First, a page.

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sus·tain·a·ble

[suh-stey-nuh-buhl]
adjective
1.
capable of being supported or upheld, as by having its weight borne from below.
2.
pertaining to a system that maintains its own viability by using techniques that allow for continual reuse: sustainable agriculture. Aquaculture is a sustainable alternative to overfishing.
3.
able to be maintained or kept going, as an action or process: a sustainable negotiation between the two countries.
4.
able to be confirmed or upheld: a sustainable decision.
5.
able to be supported as with the basic necessities or sufficient funds: a sustainable life.

In the local and organic food realm, the term “sustainable” is used quite often. It means that we want to treat the land in such a way that benefits, builds, strengthens and nourishes the soil as it then gives back the gift of beautiful, healthy, nutrient-rich food to us. It is a way of farming that is not short-sighted. It is a system that works and benefits all for the long-term.

When we demand too much of the land by planting the same crop with the same method on the same spot year after year, the plants become no longer healthy. The ground has been stripped of its nutrients, and now these unhealthy plants draw in pests who now destroy them from the outside. So more chemicals are added to kill pests and synthetic fertilizers are used to “help” the plants, but what we really have is a broken response system of adding unhealthy to the already unhealthy. We need to build the soil again. Add in heaps of compost with its reputation of being “black gold”. Plant cover crops in the winter to give some nutrients back into the dirt. The crops need to be rotated to other places and locations. Certain areas need to lie fallow and rest.

Homeschooling is a gift. It is a beautiful way of life where we can learn and grow right alongside our children in the dailiness of waking and eating and going. Every day can be one of beauty and curiosity and creation and exploration. We can talk about Jesus. We can figure out the weather. We can read great books. We can dig in the dirt. We can ask good questions and quickly go investigate the answers. We can offer a unique and personalized education.

But it can also become an unhealthy lifestyle. We can demand too much from ourselves and from our children. We can “stay planting on the same land” with certain educational philosophies (whether highly structured or relaxed) that no longer fit and support us. We can try the “fertilizer” of boxed, conveyor-belts methods over and over again on our children hoping for different results yet continuing to receive the fruit of unhealthy relationships with each other and with learning. We try harder, we buy more, and we stay frustrated and confused and tired. We stay with methods that may have worked in the past but aren’t working anymore. They aren’t producing healthy growth.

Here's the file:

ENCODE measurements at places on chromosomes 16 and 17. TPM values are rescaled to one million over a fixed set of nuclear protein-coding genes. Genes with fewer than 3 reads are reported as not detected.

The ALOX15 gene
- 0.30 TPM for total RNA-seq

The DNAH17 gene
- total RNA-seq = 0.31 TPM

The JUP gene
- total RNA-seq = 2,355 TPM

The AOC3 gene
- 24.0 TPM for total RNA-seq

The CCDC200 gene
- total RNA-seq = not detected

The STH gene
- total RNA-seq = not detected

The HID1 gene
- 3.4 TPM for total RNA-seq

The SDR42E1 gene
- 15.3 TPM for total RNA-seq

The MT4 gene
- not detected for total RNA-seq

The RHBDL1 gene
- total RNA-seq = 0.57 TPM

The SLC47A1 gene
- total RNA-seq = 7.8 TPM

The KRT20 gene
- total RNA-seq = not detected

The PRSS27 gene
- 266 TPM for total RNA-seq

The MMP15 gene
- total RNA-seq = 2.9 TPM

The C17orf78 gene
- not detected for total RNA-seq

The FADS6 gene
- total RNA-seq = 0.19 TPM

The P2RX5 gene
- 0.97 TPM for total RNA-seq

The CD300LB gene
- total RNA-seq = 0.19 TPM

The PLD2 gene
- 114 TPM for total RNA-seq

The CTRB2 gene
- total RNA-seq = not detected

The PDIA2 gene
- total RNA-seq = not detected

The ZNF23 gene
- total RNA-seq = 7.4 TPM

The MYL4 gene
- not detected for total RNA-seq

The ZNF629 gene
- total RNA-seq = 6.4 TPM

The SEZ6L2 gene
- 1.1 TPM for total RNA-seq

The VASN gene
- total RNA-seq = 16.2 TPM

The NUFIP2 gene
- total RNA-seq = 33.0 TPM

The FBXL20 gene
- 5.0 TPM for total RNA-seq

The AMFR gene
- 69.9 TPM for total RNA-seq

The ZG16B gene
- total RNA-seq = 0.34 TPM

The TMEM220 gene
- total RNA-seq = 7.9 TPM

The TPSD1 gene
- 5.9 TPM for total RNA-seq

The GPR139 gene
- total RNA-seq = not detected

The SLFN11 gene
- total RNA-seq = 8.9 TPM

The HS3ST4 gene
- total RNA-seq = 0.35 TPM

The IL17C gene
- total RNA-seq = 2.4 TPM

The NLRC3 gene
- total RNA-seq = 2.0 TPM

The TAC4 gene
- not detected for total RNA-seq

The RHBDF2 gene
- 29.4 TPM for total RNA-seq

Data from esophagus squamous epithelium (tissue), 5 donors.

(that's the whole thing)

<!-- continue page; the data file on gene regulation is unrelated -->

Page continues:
We must find a way for each of our unique families to build sustainable homeschooling. Even though we may choose to put them in a public or private school in the future, I hope it would not be from mama-burnout or fear or stress or poor familial relationships or from a place of dried-up, uninspired learning. The way for each of us will be different. For some, sustainability will look more structured with the right textbooks and online classes or hybrid schools offering the answers. For others it will be to toss the formality and read great books from great minds, follow their interests, and explore creative outlets. There is no right solution for every family.

We must ask, “What is sustainable homeschooling for our family?”

Right here, right now, this semester.

  • How can I build the soil of learning? How can I make our environment of growth healthy again? Decluttering the bedrooms and learning spaces? Redecorate? Make the relationships more important than the demanding to-do list? Say that I am sorry for creating an emotional environment of fussing and negativity and control? The soil will be both physical, emotional and spiritual. How can you add some “black gold” to it?
  • What “crops” or areas of study need to be rotated and moved? Does a child need outside classes? A different math curriculum? Some fresh books from Amazon?
  • What areas need to lie fallow and rest? Do we just need to shelve a topic for a while? Do I need to say no to some outside commitments that are stretching me too thin? Is this not the right timing for a great idea but maybe in a few months?
  • Does the farmer need a vacation!? Farming is tough work that demands an incredible amount of time, energy, dedication, wisdom, and vigilance. But even farmers have winters that cause pauses for rest and planning and re-working. Mamas, are you giving yourself spaces of rest and margin and self-care? You cannot homeschool with joy and inspiration for very long unless you are getting refueled, fed, inspired, and rested. You must give yourself some mental space to rework plans, gather new information, and let go.

The middle years of home education usually require this evaluation and reboot. Many of us become discouraged in the middle because we aren’t willing to change courses or feel like we have permission to chart a new course. We may need to unbrand ourselves from the homeschooling philosophy we aligned ourselves with in the early years. If we believe that home education is still the path for our family, then we need to be humble enough to change and know that we are loved enough to do so.

May the Lord grant each of us the grace and wisdom to take a summer pause and figure out how to build the soil of our lives and grow fruit in our relationships and in our learning that is healthy and beautiful and sweet.